Oyster mushrooms are increasingly common in well-stocked grocery stores and green grocers. Look for firm mushrooms with good, clean edges. Slimy or ragged edges on the mushrooms indicate that they’re past their prime or that they’ve been mishandled quite a bit.
Hen-of-the-woods mushrooms (also called maitake in Japanese) would make an excellent substitute. For a different look but similar (somewhat nuttier) flavour and texture, you could also use brown shimeji mushrooms. If you’re a big mushroom fan, you could probably use sliced crimini/button mushrooms as well, though the texture and flavour will differ pretty substantially.
Epazote is an herb that has a prominent role in Mexican cooking, but remains poorly known north of the border. The plant is closely related to lamb’s quarters, and it grows like a weed (and is considered a weed in some places). It has a clean, penetrating, distinctive flavour that is difficult to describe; it is often compared to cilantro because of the bright and penetrating flavour, but the two have very little in common. It can be difficult to obtain fresh, but can generally be found in its dried and crushed/chopped form in Mexican and Latin grocery stores. Unfortunately, the dried version does not contribute as much to a dish – I used dried because I couldn’t get fresh, but if you can get fresh, I urge you to get as much as you can. If you’re feeling particularly dedicated to bringing your Mexican cooking to the next level, consider growing it in a home garden or a small pot. As I mentioned, it grows VERY well.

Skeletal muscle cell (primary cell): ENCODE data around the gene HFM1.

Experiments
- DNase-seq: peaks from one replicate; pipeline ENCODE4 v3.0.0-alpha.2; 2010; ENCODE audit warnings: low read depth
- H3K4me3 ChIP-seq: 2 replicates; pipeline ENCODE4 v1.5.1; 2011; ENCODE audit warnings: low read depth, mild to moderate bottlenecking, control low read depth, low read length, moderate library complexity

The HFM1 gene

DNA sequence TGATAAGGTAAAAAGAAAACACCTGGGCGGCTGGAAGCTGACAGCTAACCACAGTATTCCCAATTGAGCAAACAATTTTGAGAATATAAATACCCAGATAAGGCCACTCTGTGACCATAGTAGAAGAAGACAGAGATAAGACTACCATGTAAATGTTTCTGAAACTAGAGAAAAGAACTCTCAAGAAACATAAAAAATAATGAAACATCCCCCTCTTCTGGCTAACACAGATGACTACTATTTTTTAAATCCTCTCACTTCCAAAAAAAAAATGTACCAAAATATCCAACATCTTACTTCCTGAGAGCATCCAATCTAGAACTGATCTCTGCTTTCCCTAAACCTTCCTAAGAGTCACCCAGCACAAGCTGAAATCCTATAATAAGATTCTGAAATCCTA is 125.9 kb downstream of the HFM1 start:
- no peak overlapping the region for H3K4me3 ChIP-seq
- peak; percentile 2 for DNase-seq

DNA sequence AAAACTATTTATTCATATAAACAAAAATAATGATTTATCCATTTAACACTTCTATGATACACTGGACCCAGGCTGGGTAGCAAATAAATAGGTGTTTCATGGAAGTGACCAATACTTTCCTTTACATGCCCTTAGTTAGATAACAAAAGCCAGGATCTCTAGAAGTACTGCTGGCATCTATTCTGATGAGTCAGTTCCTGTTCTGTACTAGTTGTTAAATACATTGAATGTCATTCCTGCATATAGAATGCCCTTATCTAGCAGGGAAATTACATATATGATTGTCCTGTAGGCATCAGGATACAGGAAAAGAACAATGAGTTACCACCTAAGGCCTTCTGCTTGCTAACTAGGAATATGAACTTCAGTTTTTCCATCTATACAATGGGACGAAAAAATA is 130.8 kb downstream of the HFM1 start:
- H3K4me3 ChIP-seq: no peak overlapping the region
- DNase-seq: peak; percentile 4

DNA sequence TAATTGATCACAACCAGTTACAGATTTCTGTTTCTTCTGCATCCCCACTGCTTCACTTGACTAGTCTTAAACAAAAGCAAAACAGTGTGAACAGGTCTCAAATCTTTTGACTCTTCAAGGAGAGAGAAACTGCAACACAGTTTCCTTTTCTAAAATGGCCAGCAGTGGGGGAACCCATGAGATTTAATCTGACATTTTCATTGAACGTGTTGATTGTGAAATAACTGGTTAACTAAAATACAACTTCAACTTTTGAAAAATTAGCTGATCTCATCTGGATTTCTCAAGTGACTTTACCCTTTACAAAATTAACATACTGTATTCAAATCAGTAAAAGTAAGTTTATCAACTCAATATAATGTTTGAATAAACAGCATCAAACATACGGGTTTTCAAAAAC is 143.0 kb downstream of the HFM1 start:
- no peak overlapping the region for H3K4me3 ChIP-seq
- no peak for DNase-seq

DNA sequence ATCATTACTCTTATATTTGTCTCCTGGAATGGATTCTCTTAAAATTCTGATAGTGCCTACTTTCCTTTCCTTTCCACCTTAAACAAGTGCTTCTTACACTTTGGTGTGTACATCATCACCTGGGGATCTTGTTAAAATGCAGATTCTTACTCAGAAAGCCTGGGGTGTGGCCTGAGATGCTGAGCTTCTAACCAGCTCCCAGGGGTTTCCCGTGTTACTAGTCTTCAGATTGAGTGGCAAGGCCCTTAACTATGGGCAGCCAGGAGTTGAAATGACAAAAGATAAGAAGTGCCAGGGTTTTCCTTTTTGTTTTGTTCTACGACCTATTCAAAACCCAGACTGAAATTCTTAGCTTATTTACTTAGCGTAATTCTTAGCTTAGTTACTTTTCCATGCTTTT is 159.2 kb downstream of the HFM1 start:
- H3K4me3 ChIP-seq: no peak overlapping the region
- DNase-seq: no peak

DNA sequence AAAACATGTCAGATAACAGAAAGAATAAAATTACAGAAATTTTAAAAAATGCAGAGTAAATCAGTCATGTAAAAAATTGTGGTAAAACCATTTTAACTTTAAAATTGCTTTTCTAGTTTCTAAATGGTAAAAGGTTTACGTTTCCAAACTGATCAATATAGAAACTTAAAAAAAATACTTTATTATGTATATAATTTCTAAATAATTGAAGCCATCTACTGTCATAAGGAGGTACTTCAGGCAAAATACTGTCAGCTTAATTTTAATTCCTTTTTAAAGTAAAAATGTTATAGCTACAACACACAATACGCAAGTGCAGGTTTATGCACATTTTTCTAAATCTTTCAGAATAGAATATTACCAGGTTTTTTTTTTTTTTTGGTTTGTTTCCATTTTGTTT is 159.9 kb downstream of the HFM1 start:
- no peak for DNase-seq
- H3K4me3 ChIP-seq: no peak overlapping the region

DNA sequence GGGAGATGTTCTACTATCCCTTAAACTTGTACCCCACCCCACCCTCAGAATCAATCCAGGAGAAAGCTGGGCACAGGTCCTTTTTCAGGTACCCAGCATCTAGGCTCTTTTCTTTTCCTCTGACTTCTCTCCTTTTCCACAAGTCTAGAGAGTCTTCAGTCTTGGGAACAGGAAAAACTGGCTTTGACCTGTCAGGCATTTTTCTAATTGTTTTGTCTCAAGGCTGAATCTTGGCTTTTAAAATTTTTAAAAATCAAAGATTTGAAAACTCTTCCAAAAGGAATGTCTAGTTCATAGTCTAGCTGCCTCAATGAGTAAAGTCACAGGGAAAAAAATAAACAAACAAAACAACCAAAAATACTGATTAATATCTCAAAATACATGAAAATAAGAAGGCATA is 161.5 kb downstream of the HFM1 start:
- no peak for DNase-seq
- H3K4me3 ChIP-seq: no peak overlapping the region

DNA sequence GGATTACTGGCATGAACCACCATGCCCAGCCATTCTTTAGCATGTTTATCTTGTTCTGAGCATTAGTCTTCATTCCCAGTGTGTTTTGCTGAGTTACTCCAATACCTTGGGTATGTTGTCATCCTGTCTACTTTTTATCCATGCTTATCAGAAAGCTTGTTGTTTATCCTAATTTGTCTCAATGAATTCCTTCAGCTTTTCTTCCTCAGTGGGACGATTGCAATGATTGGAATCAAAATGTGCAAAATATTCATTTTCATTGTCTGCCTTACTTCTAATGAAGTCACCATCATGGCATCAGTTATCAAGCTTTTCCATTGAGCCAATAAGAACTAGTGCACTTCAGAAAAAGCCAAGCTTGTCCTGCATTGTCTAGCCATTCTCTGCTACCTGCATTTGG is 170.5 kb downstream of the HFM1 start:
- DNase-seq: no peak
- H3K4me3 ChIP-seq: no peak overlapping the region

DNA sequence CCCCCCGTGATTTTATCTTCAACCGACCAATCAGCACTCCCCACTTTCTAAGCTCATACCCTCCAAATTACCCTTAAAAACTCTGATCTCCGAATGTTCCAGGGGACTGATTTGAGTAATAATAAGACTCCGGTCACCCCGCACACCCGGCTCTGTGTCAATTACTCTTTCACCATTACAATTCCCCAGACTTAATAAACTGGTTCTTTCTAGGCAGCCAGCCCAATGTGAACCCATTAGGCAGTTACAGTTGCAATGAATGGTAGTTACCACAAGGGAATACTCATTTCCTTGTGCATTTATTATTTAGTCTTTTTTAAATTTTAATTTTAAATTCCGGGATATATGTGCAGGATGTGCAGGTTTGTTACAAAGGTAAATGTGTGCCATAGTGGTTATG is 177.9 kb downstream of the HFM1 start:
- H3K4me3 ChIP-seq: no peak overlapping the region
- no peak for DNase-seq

Because mushrooms don’t pack a big nutritional punch (they’re low in calories and protein), you could add white beans or navy beans to add some substance to the soup. Add canned or home-cooked beans to the strained soup before the mushrooms and simmer for an extra 5-10 minutes.
No ingredient pages have been written yet for any of the ingredients in this recipe. Like to see one? Let me know in the comments below or by email.